The destruction of the rainforests amounts to orangutan genocide
The Independent: Friday, 1 May 2009: Lone Droscher-Nielsen
My biggest wish is that people in the western world could understand what is happening here in Borneo, and how the demand for palm oil is devastating the rainforests and contributing to the extinction of the orangutan. Forests are being destroyed at the rate of an area roughly the size of two football fields every minute in the country, contributing massively to climate change and driving the orangutan closer to extinction with the loss of every acre. Orangutans are so much like us, yet we humans are killing them by the thousand. To me that is genocide and it has to stop.
Orangutans are among our closest relatives. They demonstrate a high level of intelligence and an ability to solve problems, and there is an immensely strong bond between mother and child that lasts for the first eight years of a baby orangutan's life. They are also key indicators to the health of the rainforests. Their place in the ecosystem is vital and yet still the demand for palm oil continues. Is nobody listening?
There is no need for this continual destruction of the rainforests for oil-palm plantations. There is already open grassland that can be used for this purpose, but we need pressure from the international community and to educate people about the dangers to our environment that is being caused by the world's consumption of palm oil.
Rainforests aren't just beautiful, they are there for a purpose. They help control the climate by absorbing carbon dioxide, prevent drought because they're an important part of the water cycle, and help put a check on soil erosion. But they are also home to 420 species of birds, 210 species of mammals, 254 species of reptiles, and 368 species of freshwater fish.
At Borneo Orangutan Survival (BOS) we are doing our utmost to prevent the extinction of the orangutan. A century ago there were 300,000 wild Bornean orangutans. Today there are approximately 30,000 to 40,000 and extinction in the wild is predicted within 5 to 10 years if nothing is done.
Here at Nyaru Menteng, we're dealing with the fall-out from the destruction of the rainforests. We have over 600 orangutans in our care, most of them orphans whose mothers were slaughtered while searching for food by workers in the oil palm plantations.
Babies and young orangutans who are brought to the centre are cared for 24 hours a day by our team of "babysitters". At the age of about eight years, they are relocated in groups of around 25 to a neighbouring island for the first stage in their release. Here, they live a semi-wild existence but they're fed daily and monitored, to check for illness, injury or an inability to adapt to their new lifestyle. A couple of years later, those who are ready for total freedom will be taken to an area of protected rainforest – deep in the heart of Borneo – and released back into the wild to contribute to the propagation of their species. No rehabbed orangutans have yet been released, but we're hoping the first of these releases will take place this year.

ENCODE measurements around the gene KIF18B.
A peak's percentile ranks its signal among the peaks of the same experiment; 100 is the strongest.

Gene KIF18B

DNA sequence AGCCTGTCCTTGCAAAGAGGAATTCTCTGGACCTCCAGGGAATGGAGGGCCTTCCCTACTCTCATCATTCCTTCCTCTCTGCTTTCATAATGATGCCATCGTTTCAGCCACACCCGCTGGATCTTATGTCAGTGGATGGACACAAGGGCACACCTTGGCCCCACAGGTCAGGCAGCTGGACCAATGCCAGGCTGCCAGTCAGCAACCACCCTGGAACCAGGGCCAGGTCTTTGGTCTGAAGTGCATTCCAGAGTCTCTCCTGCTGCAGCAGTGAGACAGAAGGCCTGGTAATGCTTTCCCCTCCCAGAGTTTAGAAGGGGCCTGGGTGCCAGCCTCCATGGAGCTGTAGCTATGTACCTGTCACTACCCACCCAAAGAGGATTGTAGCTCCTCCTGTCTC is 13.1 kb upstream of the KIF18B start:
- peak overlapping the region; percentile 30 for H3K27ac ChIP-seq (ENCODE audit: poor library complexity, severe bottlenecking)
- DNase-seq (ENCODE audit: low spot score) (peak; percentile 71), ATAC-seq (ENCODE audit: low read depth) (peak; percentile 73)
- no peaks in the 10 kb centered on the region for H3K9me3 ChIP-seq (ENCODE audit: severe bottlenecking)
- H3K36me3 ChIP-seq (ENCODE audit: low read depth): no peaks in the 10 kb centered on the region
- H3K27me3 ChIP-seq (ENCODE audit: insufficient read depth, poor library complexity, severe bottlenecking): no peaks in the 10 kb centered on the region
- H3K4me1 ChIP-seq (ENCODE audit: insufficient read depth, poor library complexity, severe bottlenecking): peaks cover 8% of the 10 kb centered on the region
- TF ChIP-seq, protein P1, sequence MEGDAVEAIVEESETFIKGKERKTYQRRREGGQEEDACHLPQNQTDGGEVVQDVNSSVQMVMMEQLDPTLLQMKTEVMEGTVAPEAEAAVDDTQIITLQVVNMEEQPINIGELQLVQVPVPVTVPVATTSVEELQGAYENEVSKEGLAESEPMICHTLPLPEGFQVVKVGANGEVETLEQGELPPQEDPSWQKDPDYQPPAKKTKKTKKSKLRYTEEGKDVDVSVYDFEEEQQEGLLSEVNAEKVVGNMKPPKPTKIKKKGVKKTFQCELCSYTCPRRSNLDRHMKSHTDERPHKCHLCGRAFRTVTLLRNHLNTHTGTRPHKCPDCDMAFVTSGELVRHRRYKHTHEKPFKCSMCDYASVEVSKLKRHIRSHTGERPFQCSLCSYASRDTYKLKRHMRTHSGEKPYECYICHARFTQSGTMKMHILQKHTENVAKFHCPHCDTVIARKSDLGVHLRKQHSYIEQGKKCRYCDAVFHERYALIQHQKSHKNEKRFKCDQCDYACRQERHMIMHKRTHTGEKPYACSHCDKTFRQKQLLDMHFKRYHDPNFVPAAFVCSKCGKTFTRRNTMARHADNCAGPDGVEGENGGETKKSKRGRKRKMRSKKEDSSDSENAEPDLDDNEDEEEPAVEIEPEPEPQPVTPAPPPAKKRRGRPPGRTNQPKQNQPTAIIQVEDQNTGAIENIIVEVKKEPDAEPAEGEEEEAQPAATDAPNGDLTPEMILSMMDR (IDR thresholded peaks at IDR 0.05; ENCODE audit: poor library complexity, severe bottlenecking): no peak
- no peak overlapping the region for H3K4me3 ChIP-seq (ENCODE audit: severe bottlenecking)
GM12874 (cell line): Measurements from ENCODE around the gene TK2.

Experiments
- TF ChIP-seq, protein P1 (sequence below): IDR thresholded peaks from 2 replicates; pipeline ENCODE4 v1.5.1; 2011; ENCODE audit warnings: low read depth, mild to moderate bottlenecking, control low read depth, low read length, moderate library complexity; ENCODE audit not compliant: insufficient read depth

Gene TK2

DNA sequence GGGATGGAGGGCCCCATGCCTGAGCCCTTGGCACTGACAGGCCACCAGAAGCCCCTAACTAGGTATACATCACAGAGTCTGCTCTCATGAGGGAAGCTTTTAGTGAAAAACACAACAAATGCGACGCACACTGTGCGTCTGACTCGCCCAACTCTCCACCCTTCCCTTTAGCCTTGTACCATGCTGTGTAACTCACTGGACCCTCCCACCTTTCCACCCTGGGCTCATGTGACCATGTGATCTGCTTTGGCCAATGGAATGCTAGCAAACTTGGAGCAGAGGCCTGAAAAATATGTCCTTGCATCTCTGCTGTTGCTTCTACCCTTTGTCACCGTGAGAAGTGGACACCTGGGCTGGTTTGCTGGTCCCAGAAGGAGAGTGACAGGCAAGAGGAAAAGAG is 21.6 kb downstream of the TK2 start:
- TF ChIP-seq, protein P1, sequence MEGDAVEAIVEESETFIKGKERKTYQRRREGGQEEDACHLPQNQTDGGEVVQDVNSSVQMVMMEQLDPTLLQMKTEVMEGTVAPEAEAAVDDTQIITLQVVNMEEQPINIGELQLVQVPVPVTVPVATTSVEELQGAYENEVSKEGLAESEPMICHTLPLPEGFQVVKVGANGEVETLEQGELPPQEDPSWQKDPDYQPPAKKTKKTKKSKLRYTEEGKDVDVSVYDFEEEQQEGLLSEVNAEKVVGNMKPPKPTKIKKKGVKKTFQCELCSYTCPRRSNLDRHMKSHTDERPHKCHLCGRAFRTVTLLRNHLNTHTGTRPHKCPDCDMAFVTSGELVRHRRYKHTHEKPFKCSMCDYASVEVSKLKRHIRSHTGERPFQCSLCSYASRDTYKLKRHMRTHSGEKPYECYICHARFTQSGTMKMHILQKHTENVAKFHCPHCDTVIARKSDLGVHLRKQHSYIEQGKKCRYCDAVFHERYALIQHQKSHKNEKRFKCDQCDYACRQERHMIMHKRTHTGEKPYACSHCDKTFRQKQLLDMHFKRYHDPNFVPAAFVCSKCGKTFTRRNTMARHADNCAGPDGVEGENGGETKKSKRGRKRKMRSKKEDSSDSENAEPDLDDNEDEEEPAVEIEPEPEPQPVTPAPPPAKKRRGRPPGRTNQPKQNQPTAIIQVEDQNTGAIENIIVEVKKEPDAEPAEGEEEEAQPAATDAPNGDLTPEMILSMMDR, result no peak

We also take in a number of wild-caught adult orangutans, most of whom are found starving, injured or ill, and who are released back into the wild once we're sure that they're fit enough to survive on their own. To date, around 150 such orangutans have been released, and a further 219 have passed through the centre.
The palm oil issue is complex. Many communities in Borneo depend on these plantations for their existence, so we can't just condemn the industry outright. This is why we at BOS are working with the Indonesian government and local communities to find a solution to a problem that will ultimately affect every human being on earth.
Progress is being made, but consumers can also play their part by putting pressure on those companies that use palm oil in their products, and to persuade them to source oil which has been produced by environmentally friendly methods.
The most important thing though, is that we don't give up the fight to protect the rainforests, the orangutans, and, ultimately, ourselves.
Lone Droscher-Nielsen is the founder and manager of the Nyaru Menteng rescue and rehabilitation centre of Borneo Orangutan Survival Foundation which operates the largest primate rescue project in the world, with nearly 1000 orangutans in their care. They rescue both wild and captive orangutans which have been displaced by poaching and the devastation of their rainforest habitat for logging and the production of palm oil. The ultimate goal is the release of healthy and rehabilitated orangutans back into protected forest. Borneo Orangutan Survival is a registered charity committed to the protection of the orangutan and its rainforest habitat, and we rely entirely on donations to fund our work.